This Isn’t Your Grandmother’s Election

University of Guelph Vote Mob. Credit: Yvonne Su

No disrespect to your grandmothers and grandfathers (they do their civic duty every few years), but this election, the narrative isn’t about them. It’s 2011 and the election that started with the typical back and forth political spin between major parties and Elizabeth May shouting from the sidelines has taken a new direction. Suddenly, it’s energetic, engaged, and including a whole demographic of voters of whom in recent elections have usually been withdrawn from the political process. While the Tories claimed this was an election that no one wanted, it’s being turned on its head by the growing movement of “Vote Mobs” across the country. At 35 universities and counting, hundreds of youth are taking to their campuses and producing videos to share with the rest of their country. The message is simple: Youth are voting.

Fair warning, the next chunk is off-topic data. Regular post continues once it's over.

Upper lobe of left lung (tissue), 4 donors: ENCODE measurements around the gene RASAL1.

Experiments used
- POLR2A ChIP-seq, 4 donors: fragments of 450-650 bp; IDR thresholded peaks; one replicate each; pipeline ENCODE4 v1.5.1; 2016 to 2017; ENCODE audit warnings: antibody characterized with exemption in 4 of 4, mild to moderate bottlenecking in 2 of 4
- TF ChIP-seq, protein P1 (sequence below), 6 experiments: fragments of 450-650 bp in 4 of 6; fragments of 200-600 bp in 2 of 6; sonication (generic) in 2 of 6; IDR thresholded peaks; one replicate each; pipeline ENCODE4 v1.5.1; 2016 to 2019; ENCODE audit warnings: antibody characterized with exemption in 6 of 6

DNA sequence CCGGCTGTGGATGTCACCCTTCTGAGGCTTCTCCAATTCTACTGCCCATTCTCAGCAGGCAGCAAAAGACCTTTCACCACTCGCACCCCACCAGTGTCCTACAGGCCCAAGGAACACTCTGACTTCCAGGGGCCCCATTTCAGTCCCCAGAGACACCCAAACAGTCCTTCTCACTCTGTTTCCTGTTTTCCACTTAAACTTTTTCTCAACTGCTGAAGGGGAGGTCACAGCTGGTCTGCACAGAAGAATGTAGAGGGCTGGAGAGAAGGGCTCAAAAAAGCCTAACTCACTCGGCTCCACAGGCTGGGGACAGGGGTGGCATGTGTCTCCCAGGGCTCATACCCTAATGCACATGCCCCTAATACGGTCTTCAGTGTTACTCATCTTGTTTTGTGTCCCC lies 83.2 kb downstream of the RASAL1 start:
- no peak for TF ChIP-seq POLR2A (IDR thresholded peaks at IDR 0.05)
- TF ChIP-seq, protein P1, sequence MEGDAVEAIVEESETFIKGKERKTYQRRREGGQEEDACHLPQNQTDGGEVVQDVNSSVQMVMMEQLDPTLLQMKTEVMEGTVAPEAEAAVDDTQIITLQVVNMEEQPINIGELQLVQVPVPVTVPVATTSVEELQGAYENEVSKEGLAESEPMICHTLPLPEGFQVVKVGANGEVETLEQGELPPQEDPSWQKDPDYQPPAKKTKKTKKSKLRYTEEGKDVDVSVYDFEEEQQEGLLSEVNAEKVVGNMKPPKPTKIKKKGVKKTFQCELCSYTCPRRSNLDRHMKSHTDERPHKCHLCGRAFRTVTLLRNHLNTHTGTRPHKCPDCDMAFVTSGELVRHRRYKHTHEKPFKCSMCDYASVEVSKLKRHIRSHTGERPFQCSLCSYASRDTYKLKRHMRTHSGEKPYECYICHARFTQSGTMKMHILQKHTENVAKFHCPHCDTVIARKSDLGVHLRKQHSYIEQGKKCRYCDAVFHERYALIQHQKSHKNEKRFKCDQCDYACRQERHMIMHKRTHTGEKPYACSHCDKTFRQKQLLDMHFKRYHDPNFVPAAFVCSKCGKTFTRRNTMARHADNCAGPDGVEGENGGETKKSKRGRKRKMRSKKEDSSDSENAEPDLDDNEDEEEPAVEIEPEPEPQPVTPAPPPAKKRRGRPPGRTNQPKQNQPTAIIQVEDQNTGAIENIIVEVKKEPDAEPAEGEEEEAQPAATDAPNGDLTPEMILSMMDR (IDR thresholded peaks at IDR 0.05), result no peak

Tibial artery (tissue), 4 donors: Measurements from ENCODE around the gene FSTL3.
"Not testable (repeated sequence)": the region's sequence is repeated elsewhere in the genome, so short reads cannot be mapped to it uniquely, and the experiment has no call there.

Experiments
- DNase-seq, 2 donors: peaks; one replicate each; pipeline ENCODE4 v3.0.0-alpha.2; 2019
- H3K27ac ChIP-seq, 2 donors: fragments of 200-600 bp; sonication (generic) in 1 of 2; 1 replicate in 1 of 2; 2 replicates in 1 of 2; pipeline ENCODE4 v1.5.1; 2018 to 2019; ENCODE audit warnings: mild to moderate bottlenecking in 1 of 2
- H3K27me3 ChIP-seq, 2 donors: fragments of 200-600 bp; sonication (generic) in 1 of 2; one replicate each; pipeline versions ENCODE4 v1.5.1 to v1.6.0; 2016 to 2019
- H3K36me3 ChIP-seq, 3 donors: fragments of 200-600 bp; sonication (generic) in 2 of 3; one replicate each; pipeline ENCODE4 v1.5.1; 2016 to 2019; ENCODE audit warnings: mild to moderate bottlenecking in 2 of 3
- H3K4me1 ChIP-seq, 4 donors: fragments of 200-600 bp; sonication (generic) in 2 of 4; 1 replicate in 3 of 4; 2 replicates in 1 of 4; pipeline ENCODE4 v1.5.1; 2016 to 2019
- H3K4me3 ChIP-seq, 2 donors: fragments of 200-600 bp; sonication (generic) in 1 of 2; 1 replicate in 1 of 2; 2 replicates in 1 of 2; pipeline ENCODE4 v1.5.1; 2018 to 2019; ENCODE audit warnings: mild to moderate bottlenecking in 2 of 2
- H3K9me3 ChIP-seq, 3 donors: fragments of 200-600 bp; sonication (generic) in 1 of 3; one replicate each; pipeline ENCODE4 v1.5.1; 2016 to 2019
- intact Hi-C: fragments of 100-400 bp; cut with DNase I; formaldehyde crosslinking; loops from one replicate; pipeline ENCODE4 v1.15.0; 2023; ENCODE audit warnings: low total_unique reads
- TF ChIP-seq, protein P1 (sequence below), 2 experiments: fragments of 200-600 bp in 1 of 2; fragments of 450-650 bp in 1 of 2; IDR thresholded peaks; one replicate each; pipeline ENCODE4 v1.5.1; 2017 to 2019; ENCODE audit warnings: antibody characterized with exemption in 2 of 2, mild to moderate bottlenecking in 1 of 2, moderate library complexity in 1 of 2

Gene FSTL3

Days into the campaign, youth-related stories began to take hold in the media. From the student who was refused entry into a Harper rally because of her Facebook profile, the surprise welcome by University of Guelph students at Harper and Ignatieff campaign events, and the numerous Vote Mobs being planned through social media, students have started to take over the direction of the campaign. Groups like LeadNow, a new organization run by Canadians of all ages, have facilitated these vote mobs, many of which were inspired by Rick Mercer’s Rant. Mercer stated: “If you’re between the ages of 18 and 24, and you want to scare the hell out of the people who run the country, do the unexpected, take 20 minutes out of your day and do what young people the world over are dying to do, Vote!”

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